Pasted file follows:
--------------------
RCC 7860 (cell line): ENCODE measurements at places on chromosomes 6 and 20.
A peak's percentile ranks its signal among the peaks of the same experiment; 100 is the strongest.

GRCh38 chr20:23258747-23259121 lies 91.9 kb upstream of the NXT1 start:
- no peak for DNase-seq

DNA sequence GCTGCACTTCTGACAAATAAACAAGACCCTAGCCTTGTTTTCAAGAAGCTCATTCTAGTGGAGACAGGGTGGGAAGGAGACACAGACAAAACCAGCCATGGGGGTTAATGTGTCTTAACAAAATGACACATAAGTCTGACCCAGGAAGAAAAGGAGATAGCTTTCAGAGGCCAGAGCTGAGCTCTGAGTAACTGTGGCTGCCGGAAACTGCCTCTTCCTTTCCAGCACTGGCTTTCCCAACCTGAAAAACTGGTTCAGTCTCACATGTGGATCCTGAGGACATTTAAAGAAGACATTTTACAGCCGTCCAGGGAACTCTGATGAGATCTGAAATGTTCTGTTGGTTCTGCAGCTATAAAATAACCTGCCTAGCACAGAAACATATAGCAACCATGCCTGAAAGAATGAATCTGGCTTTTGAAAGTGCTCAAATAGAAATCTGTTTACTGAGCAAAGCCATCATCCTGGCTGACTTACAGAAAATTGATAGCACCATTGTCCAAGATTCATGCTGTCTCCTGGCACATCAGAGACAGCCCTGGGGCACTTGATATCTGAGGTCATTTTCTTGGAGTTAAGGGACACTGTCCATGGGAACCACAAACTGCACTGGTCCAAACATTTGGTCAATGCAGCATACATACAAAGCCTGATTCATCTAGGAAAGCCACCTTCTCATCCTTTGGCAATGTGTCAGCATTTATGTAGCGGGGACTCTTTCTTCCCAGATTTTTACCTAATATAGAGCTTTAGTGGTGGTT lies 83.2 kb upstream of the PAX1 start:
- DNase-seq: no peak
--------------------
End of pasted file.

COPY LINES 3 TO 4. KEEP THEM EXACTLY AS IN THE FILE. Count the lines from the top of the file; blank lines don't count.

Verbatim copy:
GRCh38 chr20:23258747-23259121 lies 91.9 kb upstream of the NXT1 start:
- no peak for DNase-seq